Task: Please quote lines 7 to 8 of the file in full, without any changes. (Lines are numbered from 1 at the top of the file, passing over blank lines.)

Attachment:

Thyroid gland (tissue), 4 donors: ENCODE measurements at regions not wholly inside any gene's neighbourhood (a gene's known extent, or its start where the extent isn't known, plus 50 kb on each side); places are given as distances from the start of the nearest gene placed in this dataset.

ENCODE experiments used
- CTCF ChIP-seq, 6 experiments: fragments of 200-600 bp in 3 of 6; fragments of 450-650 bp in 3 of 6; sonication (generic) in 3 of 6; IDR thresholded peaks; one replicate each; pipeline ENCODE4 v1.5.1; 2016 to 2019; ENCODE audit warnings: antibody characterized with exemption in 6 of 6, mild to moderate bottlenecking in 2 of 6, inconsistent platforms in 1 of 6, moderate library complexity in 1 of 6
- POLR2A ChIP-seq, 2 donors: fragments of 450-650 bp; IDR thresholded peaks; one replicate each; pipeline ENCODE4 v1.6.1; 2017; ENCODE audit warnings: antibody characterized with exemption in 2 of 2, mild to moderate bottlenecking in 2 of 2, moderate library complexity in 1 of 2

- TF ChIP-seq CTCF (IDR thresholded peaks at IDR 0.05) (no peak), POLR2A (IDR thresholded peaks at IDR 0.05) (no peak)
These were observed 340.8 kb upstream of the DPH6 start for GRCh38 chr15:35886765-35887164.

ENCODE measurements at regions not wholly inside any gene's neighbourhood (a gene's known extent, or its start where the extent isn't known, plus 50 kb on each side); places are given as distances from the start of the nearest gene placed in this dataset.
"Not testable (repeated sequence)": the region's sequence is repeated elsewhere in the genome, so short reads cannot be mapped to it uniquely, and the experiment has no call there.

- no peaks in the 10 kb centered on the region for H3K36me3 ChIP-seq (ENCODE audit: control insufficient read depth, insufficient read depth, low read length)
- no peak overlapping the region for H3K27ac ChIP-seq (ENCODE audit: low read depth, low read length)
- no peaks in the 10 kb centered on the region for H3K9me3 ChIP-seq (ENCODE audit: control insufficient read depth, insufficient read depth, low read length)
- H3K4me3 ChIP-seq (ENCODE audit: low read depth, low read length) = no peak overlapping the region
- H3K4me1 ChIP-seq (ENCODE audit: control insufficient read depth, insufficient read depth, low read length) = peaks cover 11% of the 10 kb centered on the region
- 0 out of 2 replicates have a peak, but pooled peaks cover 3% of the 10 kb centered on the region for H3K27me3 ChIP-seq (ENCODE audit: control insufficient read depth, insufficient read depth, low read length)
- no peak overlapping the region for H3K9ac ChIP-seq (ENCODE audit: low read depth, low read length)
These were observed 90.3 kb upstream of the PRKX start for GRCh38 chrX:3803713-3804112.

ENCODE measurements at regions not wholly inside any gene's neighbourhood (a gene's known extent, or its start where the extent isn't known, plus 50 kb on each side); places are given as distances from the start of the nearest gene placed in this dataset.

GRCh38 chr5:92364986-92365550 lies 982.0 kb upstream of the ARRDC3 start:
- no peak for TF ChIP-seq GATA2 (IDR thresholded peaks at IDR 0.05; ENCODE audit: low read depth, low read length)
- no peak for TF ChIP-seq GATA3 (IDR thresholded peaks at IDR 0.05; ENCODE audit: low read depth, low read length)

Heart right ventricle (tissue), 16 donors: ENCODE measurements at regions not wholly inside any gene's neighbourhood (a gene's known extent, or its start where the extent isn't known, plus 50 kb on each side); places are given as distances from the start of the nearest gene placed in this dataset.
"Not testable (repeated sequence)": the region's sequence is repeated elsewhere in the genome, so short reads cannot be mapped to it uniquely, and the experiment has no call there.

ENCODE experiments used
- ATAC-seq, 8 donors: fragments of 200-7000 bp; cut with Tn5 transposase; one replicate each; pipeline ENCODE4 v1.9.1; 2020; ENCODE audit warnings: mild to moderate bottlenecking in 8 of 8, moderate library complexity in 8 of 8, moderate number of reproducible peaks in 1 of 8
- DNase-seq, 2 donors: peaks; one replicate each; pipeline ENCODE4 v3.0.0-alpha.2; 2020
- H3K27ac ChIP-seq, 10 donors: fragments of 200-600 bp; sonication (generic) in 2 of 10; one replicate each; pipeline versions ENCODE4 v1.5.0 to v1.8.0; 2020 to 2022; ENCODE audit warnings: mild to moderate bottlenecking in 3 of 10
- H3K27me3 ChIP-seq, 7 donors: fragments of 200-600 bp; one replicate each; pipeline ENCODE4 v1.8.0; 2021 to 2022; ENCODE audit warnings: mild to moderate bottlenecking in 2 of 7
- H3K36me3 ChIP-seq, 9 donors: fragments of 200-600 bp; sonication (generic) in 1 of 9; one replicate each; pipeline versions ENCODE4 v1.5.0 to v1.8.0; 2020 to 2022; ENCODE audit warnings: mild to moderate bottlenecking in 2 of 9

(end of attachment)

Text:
ENCODE measurements at regions not wholly inside any gene's neighbourhood (a gene's known extent, or its start where the extent isn't known, plus 50 kb on each side); places are given as distances from the start of the nearest gene placed in this dataset.
"Not testable (repeated sequence)": the region's sequence is repeated elsewhere in the genome, so short reads cannot be mapped to it uniquely, and the experiment has no call there.